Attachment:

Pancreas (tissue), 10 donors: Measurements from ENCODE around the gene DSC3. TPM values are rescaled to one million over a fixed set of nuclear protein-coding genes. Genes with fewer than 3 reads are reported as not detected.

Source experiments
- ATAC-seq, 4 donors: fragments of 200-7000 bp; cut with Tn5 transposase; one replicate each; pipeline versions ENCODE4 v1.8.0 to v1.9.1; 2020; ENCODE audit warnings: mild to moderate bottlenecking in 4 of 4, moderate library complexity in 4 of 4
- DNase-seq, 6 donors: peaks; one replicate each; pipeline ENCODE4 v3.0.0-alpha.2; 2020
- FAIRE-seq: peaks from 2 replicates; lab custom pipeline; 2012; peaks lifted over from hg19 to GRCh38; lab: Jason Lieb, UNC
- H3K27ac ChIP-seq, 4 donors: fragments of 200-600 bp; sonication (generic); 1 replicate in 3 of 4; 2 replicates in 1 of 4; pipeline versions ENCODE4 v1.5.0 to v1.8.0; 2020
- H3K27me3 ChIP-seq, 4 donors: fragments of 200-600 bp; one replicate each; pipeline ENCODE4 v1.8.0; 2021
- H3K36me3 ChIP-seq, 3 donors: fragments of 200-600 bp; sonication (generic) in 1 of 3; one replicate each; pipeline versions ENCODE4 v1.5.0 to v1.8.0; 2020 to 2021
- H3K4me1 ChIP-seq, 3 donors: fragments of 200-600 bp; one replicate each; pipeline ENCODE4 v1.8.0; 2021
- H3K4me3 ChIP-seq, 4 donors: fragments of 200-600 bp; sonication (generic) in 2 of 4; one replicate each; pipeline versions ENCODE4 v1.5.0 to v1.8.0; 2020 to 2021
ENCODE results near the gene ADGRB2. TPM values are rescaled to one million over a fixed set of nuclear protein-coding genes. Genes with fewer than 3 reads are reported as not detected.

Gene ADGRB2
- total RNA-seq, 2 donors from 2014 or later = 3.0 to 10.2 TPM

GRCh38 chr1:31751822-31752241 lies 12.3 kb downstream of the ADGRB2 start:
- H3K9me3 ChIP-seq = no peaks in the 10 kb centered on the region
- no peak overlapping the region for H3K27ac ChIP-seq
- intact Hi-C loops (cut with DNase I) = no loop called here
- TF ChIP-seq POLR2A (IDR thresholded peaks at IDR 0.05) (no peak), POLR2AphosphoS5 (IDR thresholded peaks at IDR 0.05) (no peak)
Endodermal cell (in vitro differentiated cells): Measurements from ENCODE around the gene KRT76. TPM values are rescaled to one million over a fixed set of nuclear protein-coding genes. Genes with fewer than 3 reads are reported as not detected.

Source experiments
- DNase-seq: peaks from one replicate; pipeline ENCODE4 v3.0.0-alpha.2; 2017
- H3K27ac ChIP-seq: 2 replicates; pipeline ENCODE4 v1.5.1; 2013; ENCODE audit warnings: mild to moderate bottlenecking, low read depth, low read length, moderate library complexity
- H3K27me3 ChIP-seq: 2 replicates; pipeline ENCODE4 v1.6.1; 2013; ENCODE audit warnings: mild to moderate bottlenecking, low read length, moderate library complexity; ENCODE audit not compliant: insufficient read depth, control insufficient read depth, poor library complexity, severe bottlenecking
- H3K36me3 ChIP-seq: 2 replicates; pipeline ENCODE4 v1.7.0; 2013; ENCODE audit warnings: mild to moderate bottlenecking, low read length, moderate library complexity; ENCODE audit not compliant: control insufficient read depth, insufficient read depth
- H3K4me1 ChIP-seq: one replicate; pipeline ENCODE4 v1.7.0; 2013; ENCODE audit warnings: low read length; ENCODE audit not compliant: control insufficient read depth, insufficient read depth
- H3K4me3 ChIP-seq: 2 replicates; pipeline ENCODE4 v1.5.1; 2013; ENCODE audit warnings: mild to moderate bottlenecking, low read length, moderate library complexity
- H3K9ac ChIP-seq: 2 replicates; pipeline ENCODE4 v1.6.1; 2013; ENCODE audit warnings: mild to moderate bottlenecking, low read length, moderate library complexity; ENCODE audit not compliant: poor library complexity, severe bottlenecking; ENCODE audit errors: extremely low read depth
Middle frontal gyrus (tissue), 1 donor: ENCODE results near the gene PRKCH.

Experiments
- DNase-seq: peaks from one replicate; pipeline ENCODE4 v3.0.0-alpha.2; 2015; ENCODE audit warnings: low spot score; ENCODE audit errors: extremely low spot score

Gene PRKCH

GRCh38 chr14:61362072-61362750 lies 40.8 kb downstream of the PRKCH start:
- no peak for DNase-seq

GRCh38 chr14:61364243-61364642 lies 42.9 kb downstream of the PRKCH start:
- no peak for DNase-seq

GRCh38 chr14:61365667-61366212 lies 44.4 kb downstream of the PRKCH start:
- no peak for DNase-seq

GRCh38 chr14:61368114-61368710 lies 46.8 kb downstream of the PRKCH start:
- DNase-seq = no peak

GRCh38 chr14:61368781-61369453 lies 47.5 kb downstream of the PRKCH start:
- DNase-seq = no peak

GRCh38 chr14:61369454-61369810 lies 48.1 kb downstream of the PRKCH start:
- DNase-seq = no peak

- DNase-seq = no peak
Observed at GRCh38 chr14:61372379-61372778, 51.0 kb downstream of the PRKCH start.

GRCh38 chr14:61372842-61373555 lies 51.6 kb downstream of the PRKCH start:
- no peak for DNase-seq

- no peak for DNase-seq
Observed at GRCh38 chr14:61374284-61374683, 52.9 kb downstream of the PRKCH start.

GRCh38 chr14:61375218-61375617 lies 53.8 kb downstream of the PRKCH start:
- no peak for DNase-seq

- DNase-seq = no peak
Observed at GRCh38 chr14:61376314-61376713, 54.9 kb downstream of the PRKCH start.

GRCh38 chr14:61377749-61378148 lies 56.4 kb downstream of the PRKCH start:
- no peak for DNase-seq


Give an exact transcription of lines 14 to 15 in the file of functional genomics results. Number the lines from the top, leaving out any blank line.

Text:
GRCh38 chr1:31751822-31752241 lies 12.3 kb downstream of the ADGRB2 start:
- H3K9me3 ChIP-seq = no peaks in the 10 kb centered on the region